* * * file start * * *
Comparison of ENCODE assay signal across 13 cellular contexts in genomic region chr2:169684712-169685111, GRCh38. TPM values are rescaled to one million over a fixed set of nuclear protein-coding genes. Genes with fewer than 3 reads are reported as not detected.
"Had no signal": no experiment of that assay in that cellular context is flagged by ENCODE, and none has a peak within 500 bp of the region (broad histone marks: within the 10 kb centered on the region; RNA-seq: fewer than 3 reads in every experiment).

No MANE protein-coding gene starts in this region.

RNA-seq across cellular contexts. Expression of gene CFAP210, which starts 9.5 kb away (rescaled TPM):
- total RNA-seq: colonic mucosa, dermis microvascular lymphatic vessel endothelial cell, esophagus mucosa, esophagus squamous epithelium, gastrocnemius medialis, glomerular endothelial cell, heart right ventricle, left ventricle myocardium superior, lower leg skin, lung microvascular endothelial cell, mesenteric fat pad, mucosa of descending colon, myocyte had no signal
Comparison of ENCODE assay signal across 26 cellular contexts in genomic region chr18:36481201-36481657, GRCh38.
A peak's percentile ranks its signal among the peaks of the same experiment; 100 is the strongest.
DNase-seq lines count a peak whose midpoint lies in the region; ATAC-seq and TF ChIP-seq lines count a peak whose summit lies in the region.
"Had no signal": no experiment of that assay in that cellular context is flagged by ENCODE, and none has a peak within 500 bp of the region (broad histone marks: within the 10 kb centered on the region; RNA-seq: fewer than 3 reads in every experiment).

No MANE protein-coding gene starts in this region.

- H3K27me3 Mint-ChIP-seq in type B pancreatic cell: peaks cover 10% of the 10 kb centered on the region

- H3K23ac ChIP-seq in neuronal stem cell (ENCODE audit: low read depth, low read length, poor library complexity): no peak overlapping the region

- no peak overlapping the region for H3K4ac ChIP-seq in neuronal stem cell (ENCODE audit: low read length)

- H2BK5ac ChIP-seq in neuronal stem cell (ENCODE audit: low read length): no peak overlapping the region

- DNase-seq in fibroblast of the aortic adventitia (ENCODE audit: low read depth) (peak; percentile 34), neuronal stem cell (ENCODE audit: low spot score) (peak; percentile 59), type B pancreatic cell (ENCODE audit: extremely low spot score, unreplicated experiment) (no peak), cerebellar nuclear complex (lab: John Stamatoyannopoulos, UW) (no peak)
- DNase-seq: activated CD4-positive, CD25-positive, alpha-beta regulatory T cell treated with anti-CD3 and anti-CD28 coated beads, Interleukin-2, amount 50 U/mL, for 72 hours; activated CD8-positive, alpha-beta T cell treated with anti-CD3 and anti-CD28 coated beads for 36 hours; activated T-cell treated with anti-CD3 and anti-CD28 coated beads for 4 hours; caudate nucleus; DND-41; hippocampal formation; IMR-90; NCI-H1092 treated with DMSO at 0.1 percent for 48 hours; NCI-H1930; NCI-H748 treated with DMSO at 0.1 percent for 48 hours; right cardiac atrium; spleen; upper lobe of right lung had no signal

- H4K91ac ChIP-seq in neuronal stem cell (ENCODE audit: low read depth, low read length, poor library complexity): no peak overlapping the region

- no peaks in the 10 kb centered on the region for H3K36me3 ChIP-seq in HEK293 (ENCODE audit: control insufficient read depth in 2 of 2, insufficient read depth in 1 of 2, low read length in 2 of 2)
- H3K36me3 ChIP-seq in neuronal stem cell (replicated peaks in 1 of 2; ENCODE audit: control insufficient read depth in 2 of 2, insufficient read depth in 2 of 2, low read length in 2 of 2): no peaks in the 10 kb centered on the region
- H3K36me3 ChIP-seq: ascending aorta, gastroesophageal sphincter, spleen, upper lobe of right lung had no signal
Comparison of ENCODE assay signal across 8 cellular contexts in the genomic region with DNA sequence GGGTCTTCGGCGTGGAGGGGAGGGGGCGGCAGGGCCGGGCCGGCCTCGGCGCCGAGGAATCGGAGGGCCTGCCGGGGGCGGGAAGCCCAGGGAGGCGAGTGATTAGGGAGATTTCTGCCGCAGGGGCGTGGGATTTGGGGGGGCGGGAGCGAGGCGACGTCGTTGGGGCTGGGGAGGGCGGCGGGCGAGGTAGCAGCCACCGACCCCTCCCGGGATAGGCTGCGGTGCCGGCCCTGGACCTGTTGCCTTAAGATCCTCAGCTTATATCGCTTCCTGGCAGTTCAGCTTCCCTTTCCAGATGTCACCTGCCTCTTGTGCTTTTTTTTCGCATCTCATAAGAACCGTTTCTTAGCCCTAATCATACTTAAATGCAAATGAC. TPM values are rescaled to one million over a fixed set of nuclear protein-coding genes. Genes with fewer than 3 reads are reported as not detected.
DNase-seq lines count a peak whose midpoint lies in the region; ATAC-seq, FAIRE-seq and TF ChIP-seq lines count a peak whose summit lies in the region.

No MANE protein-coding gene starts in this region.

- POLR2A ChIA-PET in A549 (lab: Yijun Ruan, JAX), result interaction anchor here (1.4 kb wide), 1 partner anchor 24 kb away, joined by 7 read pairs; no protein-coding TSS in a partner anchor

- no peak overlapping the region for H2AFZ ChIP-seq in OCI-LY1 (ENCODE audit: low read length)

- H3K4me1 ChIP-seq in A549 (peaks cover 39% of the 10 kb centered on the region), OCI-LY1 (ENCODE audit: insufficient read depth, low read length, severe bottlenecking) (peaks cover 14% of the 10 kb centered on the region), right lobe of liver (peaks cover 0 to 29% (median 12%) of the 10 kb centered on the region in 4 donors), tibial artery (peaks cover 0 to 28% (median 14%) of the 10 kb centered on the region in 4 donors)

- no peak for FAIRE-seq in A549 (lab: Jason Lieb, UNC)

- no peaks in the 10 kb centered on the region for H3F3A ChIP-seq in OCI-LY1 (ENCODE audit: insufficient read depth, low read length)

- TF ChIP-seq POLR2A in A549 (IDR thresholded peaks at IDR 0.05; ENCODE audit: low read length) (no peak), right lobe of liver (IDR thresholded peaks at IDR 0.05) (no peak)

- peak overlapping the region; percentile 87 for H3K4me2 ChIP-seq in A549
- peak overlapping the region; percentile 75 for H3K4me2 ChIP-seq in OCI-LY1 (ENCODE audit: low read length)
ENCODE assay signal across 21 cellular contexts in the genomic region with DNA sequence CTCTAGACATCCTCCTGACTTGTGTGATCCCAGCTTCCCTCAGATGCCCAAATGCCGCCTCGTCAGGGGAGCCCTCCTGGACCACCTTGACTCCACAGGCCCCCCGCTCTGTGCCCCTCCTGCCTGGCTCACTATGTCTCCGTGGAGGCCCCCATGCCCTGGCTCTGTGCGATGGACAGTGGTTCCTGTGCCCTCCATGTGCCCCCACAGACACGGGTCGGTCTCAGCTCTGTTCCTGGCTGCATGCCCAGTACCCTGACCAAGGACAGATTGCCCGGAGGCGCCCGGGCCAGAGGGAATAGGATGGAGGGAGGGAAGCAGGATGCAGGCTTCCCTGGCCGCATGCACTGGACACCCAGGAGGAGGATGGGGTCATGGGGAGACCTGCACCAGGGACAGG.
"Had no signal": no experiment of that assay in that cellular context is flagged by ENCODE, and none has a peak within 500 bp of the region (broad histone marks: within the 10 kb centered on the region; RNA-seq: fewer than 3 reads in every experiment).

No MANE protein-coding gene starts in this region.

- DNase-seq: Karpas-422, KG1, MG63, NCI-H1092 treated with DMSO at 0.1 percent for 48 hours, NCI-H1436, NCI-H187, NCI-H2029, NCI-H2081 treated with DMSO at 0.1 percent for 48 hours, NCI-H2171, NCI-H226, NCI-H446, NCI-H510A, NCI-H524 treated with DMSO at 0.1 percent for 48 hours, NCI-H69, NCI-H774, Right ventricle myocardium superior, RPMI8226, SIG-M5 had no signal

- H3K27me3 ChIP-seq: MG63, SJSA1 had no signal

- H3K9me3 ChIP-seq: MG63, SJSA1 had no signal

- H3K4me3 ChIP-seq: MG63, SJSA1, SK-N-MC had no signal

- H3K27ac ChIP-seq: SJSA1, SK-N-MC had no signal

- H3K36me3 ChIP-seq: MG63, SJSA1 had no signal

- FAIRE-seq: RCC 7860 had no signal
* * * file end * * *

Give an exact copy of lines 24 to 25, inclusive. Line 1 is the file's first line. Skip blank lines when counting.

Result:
- POLR2A ChIA-PET in A549 (lab: Yijun Ruan, JAX), result interaction anchor here (1.4 kb wide), 1 partner anchor 24 kb away, joined by 7 read pairs; no protein-coding TSS in a partner anchor

- no peak overlapping the region for H2AFZ ChIP-seq in OCI-LY1 (ENCODE audit: low read length)